Living In The Wild

Tue 14th June 2011 (0 comments)


Before the development of complex Human society we would have led a more primitive lifestyle, displaying more simple behaviours and using more basic forms of language than the ones we recognise today. Despite this massive contrast with life in the modern world, there are still people that actually live in the wild and seem to have adapted well to their new surroundings.

Although thankfully quite rare, cases of feral children have been reported from all around the world, with over 100 cases having been recorded today. Feral children are young children that have lived away from Human contact for so long that they have little or no understanding of Human care or social behaviour, and even language (many never learn how to speak once back in Human society).

European Wild Cats

Fri 10th June 2011 (0 comments)
Eurasian Lynx

Eurasian Lynx

When you think about Europe, images of large Wild Cats are not what first comes to mind. Thousands of years ago however, the story was different with Leopards, Lions and even Cheetahs once thought to roam throughout much of the continent. The ancestors of these modern felines are thought to have evolved just under 10 million years ago.

Although generally believed to be larger in size than the species we recognise today, Europe's Cats would have inhabited the large expanses of both forest and grassland. Today however, much of this natural habitat has completely disappeared and along with it, the largest of the Cats. There are currently three wild felines still in existence in certain areas of the continent.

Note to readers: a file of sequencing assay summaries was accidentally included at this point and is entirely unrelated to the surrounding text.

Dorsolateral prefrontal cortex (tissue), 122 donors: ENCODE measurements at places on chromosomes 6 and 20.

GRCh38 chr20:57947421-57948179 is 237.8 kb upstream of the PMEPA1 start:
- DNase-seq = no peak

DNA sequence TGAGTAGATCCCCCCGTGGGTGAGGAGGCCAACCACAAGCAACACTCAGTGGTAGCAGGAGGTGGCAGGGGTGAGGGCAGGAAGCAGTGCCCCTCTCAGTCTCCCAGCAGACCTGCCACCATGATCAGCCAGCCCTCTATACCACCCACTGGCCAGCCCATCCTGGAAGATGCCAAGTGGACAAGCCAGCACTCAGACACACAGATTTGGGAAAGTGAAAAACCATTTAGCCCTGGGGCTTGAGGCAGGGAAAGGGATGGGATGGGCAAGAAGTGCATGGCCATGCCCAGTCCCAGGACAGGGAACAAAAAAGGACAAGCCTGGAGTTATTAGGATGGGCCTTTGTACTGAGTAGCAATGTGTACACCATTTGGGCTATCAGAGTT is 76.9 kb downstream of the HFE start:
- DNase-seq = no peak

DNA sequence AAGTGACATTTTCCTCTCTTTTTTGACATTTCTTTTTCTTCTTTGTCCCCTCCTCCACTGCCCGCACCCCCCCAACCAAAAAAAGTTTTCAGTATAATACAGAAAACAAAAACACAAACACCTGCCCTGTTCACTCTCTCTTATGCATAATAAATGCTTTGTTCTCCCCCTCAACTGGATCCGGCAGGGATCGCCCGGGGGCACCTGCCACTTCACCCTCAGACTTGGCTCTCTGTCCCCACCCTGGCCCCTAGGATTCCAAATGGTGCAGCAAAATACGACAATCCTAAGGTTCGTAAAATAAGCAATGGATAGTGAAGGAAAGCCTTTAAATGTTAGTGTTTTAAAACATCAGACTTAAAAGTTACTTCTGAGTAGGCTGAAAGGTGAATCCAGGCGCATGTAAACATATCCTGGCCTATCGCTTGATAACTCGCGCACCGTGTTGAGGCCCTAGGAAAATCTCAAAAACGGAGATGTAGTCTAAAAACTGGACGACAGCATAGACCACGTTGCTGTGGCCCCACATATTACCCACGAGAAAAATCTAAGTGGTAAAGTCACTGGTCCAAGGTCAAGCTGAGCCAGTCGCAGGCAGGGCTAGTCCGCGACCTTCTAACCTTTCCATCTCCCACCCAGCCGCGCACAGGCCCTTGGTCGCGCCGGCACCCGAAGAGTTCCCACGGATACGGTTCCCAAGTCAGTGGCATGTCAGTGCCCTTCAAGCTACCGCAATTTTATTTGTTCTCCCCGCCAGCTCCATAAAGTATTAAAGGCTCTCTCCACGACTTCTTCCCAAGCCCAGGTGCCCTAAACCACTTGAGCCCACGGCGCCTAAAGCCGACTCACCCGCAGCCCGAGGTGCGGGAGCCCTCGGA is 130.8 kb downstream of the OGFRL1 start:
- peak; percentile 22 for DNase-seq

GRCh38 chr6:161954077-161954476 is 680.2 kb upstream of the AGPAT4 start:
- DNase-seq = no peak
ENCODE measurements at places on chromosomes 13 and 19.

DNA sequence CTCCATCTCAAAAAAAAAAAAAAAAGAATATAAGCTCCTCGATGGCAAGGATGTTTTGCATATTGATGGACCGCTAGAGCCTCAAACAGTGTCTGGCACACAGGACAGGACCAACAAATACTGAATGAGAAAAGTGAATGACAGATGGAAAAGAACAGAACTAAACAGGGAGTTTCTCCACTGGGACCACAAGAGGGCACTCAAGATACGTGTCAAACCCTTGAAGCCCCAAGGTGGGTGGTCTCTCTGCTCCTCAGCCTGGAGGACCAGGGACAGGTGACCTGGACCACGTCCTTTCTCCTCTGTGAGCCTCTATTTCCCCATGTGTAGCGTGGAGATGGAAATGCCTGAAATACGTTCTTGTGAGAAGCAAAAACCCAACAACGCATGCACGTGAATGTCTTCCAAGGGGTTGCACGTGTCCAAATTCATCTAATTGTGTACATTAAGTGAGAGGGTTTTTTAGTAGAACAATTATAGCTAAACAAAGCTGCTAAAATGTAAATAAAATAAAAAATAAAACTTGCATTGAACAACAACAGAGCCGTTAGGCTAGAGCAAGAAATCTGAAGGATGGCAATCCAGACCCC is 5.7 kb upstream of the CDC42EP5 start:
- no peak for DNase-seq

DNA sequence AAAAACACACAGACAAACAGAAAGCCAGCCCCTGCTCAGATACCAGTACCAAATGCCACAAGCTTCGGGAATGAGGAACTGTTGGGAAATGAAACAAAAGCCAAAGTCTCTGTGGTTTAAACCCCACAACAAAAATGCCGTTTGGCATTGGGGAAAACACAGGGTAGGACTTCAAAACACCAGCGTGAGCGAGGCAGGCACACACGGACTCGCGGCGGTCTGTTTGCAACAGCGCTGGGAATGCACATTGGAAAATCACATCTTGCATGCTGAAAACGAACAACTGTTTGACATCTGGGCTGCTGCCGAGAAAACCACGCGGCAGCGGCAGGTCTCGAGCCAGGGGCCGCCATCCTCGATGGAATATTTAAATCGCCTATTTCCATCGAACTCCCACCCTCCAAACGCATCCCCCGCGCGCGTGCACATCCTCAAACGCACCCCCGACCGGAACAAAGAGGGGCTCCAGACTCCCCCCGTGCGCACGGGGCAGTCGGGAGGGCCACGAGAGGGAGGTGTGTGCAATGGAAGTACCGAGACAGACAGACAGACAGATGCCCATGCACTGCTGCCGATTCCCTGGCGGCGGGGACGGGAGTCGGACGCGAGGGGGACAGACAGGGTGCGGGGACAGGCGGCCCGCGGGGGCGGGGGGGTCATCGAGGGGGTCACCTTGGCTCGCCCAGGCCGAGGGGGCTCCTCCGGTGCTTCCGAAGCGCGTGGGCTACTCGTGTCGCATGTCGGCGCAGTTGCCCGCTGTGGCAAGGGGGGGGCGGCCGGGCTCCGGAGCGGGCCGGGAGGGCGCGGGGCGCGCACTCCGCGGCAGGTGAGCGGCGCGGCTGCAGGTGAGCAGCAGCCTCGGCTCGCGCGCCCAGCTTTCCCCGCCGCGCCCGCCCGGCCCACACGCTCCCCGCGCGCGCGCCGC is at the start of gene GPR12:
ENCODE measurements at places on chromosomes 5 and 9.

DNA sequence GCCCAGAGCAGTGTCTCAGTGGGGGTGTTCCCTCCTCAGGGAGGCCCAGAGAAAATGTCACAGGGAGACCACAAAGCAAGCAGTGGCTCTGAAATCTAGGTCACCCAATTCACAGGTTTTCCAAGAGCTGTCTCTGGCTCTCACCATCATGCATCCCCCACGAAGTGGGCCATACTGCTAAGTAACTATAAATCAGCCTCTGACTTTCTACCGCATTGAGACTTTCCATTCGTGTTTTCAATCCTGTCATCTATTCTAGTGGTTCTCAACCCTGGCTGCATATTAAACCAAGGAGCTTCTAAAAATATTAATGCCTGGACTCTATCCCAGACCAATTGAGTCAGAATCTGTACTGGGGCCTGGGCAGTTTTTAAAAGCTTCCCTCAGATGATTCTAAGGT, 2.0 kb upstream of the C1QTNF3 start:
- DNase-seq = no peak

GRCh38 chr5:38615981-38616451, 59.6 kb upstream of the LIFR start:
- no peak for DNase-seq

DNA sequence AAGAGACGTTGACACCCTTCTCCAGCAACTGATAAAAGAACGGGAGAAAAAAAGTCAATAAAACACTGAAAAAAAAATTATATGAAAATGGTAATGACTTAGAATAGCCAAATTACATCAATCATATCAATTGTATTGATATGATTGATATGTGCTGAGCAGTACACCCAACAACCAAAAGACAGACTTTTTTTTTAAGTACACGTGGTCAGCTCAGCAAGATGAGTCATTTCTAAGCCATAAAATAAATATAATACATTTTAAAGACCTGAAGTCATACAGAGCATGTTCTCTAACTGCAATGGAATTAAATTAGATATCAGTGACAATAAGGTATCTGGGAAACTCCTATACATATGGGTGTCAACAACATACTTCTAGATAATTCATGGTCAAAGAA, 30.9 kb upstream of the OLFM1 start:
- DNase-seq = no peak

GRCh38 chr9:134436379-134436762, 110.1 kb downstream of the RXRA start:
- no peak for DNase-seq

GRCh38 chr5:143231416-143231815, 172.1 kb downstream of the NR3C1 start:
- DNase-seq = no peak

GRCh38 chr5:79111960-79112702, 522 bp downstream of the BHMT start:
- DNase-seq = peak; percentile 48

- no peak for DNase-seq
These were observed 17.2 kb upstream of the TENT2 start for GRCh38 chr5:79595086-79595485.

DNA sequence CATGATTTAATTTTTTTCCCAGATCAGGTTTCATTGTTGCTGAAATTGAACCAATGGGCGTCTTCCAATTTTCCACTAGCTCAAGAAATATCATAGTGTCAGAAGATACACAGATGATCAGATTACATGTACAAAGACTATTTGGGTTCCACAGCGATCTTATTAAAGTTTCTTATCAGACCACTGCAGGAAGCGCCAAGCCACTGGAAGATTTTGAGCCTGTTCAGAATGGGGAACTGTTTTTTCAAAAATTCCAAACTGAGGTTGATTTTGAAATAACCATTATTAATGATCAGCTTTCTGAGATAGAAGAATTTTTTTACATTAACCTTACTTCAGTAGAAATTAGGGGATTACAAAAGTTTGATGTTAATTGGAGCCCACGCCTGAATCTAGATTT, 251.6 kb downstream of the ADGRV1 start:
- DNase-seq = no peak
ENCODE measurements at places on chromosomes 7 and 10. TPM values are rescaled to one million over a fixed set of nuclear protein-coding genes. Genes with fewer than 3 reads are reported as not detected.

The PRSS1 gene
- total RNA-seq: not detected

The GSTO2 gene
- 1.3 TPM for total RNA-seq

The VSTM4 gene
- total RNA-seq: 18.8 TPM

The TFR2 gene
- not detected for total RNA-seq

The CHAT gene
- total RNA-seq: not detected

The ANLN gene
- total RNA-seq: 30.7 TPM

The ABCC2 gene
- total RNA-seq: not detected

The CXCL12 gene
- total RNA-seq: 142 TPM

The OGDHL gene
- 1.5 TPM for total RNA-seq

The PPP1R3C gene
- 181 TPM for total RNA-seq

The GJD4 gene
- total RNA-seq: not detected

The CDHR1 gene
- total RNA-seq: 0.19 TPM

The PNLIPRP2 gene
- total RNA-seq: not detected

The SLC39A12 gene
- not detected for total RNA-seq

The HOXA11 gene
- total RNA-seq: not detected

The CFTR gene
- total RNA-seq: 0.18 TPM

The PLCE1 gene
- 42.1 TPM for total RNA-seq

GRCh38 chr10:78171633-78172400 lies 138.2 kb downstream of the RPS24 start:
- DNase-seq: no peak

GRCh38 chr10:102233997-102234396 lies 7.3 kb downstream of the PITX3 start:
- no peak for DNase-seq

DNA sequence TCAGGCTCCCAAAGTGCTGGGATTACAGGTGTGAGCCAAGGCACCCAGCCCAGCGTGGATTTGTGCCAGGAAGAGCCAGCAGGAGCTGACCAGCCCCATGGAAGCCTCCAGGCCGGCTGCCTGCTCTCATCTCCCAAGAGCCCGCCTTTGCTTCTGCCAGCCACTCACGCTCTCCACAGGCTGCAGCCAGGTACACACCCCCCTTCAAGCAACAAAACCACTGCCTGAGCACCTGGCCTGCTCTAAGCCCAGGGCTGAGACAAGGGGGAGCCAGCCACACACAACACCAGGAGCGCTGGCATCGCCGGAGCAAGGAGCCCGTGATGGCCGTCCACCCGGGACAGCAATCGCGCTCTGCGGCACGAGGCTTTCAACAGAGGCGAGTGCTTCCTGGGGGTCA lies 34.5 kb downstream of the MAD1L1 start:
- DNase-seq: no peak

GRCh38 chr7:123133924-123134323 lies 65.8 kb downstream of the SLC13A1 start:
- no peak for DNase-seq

The Natural Riches Of Brunei

Tue 7th June 2011 (0 comments)
Sultan Omar Ali Saifuddin Mosque

Sultan Omar Ali
Saifuddin Mosque

Despite only occupying a tiny portion of Northern Borneo, Brunei is the 25th wealthiest country in the world, primarily due to it's richness in natural amenities like oil. However, much of this tiny sultanate remains undisturbed and undeveloped with roughly 80% of it's natural forest still remaining.

The native people of Brunei enjoy a tax-free life in a country covered by tropical rainforest and mangrove swamps, and often have an incredibly close connection to the nature that surrounds them. Brunei's natural habitats also extend beyond the jungle into glorious bright white beaches that lead into the South China Sea.

The African Big Five

Fri 3rd June 2011 (0 comments)
Natural Africa

Natural Africa

The term 'Big Five' today portrays the beauty and power of some of Africa's most iconic animals, but it actually has a much darker history. Originally used by hunters who travelled to the African continent, these five animals were the most highly sought after, hunted as trophies to display the exotic nature of the individual's bravery.

Sadly however, the excessive hunting and poaching of these animals has led to drastic declines in their population numbers, meaning that all but one are now considered at least Threatened or Endangered by the IUCN. Including two of the largest animals found on land anywhere in the world, these five are truly amongst the most spectacular animals on Earth.